A bit of googling turns up some info that indicates that it should be
possible to get decent longevity for buried aluminum radial fields:
Al-alloys in Soil : Corrosion Hazards
which has this:
Corrosion of the copper-containing 2XXX and 7XXX series alloys in moist
low-resistivity soils, measured by weight loss and pitting depth, is
several times greater than corrosion of the more resistant 1XXX, 3XXX,
5XXX, and 6XXX series alloys. Use of cathodic protection or Alclad products
effectively reduces corrosion or limits penetration.
In actual service, alloys 3003, 6061, and 6063 (which are most frequently
used for pipelines) showed corrosion attack ranging from almost none to
deep pitting after many years of service in unprotected conditions.
Cathodically protected sections of some of the same pipes in corrosive soil
showed no attack or only mild etching.
--- This seems to say that picking the right alloy AND some cathodic
protection might be a good way to do it. Note that one can create the
protection current either with a sacrificial electrode (so the current is
produced by galvanic action) OR by externally applying a suitable current
to an inert electrode. Seems to me that the latter scheme, with a solar
panel, might be the way to go, depending on the current required.
And also this:
CORROSION RESISTANCE OF ALUMINUM DRAINAGE PRODUCTS: THE FIRST 25 YEARS
Abstract:A description is provided of laboratory and field evaluation
procedures used to evaluate the corrosion resistance of aluminum culverts,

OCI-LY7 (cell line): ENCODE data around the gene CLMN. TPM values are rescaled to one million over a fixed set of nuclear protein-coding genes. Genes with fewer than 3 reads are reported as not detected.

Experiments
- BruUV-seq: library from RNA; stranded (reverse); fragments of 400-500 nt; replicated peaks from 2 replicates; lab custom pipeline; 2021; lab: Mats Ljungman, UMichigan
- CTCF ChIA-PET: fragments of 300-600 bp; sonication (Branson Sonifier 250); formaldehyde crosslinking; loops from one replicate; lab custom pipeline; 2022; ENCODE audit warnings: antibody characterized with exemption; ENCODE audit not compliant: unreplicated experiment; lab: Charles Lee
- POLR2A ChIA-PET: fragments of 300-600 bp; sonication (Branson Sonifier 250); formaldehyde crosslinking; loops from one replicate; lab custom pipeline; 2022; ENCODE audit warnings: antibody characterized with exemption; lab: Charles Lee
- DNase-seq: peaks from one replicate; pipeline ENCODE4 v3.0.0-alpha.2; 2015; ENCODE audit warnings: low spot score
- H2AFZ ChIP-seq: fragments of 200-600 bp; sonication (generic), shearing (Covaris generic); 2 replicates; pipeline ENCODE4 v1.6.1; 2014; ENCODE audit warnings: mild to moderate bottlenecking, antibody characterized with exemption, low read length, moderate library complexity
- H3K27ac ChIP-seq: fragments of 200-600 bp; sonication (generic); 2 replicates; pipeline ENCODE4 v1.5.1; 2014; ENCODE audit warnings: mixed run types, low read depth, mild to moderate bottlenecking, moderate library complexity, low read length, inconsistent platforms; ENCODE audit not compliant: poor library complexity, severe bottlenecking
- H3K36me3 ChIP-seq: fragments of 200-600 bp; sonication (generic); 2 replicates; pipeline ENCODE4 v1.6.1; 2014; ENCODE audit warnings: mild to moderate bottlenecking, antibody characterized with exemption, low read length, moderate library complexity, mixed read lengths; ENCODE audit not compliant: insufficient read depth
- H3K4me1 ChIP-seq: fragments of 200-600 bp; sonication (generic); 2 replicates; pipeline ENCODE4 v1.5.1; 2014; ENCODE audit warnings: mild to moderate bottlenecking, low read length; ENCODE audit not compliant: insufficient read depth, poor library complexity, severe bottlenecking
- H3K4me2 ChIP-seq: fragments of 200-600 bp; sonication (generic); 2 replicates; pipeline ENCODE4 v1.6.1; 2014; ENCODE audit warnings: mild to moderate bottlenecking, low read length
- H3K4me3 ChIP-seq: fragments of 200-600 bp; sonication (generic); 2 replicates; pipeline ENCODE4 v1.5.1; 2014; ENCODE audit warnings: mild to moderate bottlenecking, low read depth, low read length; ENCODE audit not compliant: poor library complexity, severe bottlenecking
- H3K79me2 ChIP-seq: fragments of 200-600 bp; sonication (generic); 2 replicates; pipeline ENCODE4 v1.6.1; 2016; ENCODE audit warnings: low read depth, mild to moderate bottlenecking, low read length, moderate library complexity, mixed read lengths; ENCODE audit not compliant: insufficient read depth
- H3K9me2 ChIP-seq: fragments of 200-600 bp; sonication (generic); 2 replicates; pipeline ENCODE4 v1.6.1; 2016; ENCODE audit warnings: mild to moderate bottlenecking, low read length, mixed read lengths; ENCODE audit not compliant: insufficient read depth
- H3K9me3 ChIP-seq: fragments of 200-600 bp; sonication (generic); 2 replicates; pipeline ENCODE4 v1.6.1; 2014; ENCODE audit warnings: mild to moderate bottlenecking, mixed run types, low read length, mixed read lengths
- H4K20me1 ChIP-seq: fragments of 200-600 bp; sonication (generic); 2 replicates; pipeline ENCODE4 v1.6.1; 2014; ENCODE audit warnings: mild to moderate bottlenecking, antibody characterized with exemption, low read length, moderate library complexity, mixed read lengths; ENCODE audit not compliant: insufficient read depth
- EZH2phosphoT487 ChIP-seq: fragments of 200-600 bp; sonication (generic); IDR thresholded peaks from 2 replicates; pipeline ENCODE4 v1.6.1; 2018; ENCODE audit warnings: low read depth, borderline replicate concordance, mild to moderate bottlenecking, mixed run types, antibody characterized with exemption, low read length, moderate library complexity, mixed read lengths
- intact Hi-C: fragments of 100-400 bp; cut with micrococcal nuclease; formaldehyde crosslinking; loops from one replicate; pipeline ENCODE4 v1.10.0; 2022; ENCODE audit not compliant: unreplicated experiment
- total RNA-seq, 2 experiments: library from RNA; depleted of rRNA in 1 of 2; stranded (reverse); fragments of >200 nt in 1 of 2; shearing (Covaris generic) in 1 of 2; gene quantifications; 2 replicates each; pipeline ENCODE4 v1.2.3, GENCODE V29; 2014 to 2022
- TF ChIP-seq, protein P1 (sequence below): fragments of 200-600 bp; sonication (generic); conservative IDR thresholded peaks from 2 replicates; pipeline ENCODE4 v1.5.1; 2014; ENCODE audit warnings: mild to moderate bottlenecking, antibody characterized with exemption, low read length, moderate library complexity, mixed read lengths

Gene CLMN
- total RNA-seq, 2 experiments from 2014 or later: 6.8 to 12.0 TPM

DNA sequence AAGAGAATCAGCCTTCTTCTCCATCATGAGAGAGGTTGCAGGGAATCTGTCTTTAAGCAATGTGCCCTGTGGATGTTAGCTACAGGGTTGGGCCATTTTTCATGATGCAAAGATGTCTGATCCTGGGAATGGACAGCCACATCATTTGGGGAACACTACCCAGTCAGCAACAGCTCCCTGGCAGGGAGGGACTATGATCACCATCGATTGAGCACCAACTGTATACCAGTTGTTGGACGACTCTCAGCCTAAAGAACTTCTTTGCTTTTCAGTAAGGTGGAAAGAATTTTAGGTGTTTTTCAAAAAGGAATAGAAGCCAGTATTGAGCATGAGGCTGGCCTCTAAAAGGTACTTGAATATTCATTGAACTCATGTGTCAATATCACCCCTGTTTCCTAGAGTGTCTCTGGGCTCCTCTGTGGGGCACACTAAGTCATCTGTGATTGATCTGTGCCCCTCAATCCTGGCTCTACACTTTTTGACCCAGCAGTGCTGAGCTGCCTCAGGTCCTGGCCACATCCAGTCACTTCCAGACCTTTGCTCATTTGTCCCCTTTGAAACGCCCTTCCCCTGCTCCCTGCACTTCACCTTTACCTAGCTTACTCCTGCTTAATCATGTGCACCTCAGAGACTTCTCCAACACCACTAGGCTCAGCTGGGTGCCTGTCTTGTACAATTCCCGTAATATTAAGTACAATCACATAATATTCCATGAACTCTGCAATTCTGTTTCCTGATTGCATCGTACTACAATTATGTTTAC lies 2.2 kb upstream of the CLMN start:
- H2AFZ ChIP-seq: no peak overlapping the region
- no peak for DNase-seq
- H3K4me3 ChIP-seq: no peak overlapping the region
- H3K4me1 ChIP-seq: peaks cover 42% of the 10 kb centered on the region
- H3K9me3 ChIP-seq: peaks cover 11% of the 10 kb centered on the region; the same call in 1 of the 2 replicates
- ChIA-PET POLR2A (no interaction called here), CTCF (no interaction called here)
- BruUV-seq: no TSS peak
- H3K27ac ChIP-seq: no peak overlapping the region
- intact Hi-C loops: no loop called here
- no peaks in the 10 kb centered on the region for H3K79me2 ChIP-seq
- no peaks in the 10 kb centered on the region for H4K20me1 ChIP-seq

storm drains, structural plates, and retaining walls. Relationships of the
physical and chemical properties of waters and soils with the performance
of aluminum pipe are discussed. Results indicate that there is a
qualitative relationship between corrosion resistance of aluminum and the
water and soil pH and resistivities, with good performance of unprotected
aluminum pipe observed in the pH range of 4 to 9 and minimum resistivities
greater than 500 ohm-cm. The extent of localized corrosion on the soil side
of pipe can be accurately measured by portable ultrasonic metal thickness
instruments. The low pitting corrosion rates of the thin wall Alclad 3004
culvert are demonstrated to be the results of the galvanic protection
provided by the cladding alloy.
Supplemental Notes: This paper appeared in Transportation Research Record
N1001, Symposium on Durability of Culverts and Storm Drains.
TRIS Files: HRIS
Pagination: p. 77-87
<http://pubsindex.trb.org/document/view/default.asp?lbid=269730>Summerson, T J
Features: Figures (12); References (15); Tables (4)
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